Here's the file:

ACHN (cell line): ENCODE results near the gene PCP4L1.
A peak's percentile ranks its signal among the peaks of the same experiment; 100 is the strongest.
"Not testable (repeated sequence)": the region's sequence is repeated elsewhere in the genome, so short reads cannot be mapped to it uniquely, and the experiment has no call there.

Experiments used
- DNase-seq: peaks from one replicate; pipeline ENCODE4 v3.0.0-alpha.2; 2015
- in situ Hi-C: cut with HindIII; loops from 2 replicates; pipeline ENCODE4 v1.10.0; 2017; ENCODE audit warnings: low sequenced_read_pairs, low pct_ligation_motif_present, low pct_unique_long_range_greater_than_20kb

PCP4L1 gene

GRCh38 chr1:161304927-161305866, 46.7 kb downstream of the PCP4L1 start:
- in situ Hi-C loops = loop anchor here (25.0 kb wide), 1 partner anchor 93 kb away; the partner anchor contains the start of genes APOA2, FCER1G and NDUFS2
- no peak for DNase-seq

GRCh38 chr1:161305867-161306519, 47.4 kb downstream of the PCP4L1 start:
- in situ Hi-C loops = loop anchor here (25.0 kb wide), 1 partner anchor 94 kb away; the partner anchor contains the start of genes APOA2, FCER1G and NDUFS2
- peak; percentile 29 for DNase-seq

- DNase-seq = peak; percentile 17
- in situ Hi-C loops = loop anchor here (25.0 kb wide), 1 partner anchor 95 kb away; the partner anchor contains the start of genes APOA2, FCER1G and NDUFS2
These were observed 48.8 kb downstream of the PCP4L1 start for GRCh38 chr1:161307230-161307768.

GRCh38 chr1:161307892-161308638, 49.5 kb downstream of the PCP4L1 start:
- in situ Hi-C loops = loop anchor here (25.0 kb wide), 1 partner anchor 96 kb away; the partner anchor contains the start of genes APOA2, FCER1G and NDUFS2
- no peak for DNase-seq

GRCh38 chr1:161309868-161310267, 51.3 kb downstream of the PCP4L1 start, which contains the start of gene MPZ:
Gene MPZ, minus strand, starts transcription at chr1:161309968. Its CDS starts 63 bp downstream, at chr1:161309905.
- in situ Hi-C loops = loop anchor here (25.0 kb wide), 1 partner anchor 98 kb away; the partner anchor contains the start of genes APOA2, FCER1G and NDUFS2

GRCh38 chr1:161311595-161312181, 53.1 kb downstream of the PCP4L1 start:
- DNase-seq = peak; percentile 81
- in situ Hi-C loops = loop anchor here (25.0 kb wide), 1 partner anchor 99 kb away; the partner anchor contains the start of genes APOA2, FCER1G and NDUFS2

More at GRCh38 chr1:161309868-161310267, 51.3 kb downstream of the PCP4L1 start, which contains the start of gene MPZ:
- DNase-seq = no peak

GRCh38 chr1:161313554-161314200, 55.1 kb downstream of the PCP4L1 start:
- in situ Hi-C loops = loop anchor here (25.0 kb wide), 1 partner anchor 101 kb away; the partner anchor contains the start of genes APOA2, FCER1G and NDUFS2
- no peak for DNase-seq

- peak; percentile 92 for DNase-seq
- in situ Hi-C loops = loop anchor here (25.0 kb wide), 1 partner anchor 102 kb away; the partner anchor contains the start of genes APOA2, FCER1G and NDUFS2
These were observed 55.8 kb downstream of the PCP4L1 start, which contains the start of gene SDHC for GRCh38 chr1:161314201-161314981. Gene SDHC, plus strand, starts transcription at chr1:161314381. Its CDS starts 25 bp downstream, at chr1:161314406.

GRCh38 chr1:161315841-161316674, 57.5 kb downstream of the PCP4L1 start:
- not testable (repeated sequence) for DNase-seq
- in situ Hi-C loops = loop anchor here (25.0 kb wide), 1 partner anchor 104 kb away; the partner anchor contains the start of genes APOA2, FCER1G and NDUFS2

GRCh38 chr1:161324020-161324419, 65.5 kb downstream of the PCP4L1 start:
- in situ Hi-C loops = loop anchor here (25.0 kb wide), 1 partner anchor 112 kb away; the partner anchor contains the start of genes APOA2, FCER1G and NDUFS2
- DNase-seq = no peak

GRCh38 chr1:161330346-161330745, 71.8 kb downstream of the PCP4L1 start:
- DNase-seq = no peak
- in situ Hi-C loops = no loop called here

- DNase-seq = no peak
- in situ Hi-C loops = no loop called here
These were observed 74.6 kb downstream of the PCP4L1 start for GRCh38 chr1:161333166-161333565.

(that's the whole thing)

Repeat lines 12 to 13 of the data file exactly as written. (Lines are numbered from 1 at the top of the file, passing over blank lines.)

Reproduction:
- in situ Hi-C loops = loop anchor here (25.0 kb wide), 1 partner anchor 94 kb away; the partner anchor contains the start of genes APOA2, FCER1G and NDUFS2
- peak; percentile 29 for DNase-seq